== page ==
Diabetes UK has responded to recent concerns from the chair of the Medicines and Healthcare products Regulatory Authority (MHRA), Sir Michael Rawlins, that a no-deal Brexit in 2019 could impact the insulin supply imported into the UK.
Insulin supply comes from three main pharmaceutical manufacturers: Eli Lily, Sanofi and Novo Nordisk. All of the most common forms of insulin used by people with diabetes in the UK are imported from outside the UK.
There is a fourth provider called Wockhardt which manufactures animal insulin and has a plant in Wrexham, UK; however, insulin is not produced in the UK by them.
With Brexit set to be initiated next year, concerns about the impact it will have on importing into Britain are high, as a no-deal Brexit would mean that Britain would not be able to easily import from the EU and elsewhere.
The potential impact on insulin supply
MHRA’s chair, Sir Michael Rawlins, said in an interview with The Pharmaceutical Journal: “We make no insulin in the UK. We import every drop of it. You can’t transport insulin around ordinarily because it must be temperature-controlled. And there are 3.5 million people (with diabetes, some of whom) rely on insulin, not least the prime minister.”
He expressed his concerns on how this would severely impact patients who are in need of insulin, saying that “the Department for Exiting the EU and the Department of Health and Social Care (DHSC) needs to work out how it’s going to work.”
What needs to be done to ensure insulin supply isn’t impacted?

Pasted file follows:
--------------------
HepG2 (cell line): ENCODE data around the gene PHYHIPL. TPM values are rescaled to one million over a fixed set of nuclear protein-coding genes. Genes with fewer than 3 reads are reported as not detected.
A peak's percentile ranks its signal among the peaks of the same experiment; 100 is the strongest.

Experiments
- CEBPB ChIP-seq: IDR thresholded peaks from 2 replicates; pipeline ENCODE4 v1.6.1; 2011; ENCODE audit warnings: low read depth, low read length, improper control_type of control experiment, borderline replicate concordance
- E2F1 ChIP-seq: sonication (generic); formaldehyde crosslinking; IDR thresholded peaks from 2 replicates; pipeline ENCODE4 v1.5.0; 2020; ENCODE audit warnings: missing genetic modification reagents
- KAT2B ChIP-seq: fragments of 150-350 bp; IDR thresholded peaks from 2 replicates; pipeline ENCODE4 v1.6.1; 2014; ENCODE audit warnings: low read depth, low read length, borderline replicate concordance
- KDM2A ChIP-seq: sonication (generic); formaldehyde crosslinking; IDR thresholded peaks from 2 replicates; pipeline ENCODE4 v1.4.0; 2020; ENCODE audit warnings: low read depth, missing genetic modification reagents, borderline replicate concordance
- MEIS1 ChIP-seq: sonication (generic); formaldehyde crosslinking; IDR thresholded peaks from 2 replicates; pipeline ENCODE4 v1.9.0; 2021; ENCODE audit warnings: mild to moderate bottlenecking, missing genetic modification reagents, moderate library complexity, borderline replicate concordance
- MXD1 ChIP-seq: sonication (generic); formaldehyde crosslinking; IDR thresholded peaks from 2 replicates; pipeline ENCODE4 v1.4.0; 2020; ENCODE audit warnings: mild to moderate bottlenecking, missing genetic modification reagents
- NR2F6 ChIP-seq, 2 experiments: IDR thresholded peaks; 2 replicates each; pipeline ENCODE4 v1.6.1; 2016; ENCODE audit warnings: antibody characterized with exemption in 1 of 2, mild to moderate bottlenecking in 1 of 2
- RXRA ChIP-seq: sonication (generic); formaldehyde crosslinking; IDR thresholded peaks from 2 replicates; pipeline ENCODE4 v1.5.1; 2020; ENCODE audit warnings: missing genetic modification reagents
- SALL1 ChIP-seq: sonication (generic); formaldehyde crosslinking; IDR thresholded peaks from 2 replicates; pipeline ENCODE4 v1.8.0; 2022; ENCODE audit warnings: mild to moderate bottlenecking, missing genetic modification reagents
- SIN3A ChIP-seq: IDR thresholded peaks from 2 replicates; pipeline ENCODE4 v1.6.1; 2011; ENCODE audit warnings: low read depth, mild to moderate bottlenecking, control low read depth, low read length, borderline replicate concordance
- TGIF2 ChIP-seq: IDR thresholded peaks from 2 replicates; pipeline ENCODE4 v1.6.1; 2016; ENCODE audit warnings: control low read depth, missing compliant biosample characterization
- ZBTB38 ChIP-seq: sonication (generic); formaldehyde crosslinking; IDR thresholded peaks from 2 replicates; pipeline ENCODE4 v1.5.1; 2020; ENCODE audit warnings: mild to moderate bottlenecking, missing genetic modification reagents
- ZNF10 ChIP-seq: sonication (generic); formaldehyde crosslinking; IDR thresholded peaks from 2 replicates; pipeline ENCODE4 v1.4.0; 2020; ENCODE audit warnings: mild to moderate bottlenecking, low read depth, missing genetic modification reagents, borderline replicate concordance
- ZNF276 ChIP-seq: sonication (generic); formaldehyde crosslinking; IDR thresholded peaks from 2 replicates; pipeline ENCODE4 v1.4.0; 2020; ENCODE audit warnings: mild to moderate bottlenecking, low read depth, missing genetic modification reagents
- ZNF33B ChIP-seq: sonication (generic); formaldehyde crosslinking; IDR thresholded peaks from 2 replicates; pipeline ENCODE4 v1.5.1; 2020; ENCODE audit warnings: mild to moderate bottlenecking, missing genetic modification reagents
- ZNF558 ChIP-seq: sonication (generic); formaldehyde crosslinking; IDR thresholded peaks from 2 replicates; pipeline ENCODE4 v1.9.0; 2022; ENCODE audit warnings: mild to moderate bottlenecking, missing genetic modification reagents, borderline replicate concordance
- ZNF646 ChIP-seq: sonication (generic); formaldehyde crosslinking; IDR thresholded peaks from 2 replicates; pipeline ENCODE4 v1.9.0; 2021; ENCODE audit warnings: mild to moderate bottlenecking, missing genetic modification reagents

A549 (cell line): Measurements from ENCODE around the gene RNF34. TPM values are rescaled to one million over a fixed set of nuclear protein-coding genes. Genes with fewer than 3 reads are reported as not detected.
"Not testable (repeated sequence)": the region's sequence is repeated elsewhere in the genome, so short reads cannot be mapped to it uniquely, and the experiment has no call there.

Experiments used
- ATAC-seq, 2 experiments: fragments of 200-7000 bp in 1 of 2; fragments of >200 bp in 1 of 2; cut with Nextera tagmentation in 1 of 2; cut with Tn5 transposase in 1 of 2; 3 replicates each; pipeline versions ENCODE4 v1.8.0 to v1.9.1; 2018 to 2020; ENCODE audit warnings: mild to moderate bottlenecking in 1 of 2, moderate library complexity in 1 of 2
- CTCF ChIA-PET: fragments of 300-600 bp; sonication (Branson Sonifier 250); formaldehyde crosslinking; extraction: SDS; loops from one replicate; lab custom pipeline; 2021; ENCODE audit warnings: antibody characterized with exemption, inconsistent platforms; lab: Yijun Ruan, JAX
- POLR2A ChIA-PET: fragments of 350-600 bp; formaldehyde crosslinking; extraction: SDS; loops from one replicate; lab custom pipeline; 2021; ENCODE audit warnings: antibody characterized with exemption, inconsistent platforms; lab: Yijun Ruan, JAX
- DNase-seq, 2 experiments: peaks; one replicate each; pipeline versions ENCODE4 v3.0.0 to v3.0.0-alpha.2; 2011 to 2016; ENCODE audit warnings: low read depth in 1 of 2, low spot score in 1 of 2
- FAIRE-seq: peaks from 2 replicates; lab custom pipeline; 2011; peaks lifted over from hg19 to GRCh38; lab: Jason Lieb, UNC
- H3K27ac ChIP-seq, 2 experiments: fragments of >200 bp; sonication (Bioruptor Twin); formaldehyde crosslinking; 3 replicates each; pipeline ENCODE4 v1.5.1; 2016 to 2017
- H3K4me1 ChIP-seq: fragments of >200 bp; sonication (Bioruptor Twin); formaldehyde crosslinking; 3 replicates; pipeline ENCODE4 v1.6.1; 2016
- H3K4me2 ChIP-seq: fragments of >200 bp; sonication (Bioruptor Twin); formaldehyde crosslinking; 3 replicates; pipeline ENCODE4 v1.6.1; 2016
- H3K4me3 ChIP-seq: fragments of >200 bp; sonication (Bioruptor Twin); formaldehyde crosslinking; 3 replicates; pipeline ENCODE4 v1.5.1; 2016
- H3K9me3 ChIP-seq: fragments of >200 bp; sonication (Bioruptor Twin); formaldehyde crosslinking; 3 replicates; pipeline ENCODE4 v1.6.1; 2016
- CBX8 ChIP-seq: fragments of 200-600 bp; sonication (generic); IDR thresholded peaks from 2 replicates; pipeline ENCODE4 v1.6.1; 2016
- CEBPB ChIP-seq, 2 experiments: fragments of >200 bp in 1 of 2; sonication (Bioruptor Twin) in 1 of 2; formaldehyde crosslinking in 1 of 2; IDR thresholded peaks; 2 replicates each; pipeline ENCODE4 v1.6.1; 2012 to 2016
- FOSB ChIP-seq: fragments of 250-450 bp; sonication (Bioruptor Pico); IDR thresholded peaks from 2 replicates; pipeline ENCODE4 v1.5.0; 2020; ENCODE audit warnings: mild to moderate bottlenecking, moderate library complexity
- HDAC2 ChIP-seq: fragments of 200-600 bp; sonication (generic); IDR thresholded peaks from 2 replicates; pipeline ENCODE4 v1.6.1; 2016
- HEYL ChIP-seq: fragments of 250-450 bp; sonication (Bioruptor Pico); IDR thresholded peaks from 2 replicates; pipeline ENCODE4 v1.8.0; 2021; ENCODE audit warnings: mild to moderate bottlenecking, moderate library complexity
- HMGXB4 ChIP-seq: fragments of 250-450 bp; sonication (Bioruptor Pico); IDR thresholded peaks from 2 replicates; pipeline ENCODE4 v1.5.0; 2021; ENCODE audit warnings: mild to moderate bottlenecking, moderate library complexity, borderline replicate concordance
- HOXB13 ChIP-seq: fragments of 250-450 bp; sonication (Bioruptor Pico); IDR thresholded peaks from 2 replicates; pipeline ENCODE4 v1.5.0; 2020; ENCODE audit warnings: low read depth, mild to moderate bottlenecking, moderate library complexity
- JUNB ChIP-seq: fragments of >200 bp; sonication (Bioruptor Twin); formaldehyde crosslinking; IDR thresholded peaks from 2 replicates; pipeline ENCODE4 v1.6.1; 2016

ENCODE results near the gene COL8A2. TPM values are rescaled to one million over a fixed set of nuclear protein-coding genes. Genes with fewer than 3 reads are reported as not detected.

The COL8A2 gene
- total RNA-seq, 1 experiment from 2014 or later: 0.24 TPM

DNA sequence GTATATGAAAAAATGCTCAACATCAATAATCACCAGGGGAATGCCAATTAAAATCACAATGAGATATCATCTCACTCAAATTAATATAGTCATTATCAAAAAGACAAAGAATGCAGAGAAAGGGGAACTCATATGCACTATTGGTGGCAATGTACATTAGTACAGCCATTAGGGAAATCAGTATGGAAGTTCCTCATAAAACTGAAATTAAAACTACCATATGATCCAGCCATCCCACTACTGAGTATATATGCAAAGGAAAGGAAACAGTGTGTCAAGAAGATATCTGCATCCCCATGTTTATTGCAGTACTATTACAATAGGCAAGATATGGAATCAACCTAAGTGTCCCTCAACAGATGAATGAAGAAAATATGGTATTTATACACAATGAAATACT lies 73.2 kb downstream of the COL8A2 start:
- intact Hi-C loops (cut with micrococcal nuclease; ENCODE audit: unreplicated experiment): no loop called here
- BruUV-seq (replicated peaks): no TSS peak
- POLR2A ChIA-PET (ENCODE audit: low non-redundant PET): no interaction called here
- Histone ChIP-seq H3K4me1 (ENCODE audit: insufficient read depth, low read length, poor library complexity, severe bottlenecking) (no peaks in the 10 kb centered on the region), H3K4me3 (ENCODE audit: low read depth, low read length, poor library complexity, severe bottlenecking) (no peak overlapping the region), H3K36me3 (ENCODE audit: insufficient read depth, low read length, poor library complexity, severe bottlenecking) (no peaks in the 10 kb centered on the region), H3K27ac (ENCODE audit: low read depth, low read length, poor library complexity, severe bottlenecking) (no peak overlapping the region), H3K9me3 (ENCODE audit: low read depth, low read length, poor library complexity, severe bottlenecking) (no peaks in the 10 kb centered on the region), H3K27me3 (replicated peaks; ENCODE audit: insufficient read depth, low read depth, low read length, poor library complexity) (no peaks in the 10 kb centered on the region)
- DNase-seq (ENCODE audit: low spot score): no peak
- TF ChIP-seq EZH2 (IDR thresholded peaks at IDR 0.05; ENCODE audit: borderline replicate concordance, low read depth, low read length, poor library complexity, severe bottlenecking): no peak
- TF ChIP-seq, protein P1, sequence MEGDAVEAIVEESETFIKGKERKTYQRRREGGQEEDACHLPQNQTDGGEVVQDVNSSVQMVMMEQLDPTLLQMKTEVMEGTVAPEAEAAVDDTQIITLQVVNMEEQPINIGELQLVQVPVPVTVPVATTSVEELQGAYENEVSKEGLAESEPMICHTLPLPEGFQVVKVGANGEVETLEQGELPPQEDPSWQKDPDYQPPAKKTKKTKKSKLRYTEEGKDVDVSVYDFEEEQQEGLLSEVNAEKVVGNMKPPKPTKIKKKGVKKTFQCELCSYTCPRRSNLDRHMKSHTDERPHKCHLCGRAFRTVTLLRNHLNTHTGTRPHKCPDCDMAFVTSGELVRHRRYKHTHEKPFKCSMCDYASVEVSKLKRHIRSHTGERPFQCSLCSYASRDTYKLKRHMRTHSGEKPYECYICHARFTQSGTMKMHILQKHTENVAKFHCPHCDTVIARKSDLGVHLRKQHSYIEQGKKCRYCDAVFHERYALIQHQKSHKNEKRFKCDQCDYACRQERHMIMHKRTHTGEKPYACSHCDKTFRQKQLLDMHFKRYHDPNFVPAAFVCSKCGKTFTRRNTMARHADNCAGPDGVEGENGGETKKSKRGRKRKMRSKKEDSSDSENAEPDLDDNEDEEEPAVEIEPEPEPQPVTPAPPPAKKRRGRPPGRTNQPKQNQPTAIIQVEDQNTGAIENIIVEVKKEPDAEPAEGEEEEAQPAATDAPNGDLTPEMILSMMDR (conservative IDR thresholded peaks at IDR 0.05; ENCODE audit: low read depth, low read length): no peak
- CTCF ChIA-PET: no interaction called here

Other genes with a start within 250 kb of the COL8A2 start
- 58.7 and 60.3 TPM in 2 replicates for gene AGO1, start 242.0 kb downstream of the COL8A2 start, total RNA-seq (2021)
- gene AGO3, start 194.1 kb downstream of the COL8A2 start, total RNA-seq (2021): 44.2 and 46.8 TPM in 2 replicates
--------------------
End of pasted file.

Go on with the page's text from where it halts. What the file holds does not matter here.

In response to these comments, Diabetes UK’s Director of Policy Campaigns and Improvement, Bridget Turner, said: “More than a million people with diabetes in the UK rely on insulin. It’s absolutely vital that clear systems are in place to ensure that those who rely on insulin and other medicines from abroad continue to have access to them, and that there is no disruption in supply either now or in the future.
“Insulin isn’t an optional extra for people with diabetes who rely on it, so it’s incredibly important that those companies involved in its production and supply, and those involved in guaranteeing its entry into the UK, work together to ensure supply continues uninterrupted.
She continued: “Many people with diabetes reliant on insulin are getting worried that they may not have access to supplies needed. The Brexit Health Alliance – which Diabetes UK, through our membership of the Richmond Group of Charities, is a member – has raised concerns about medicines supply, and the need for manufacturers, suppliers, the Department of Health, NHS England and those leading the negotiations to work together to give urgent clarification on what systems and safeguards are in place to ensure continued access to insulin in the future.”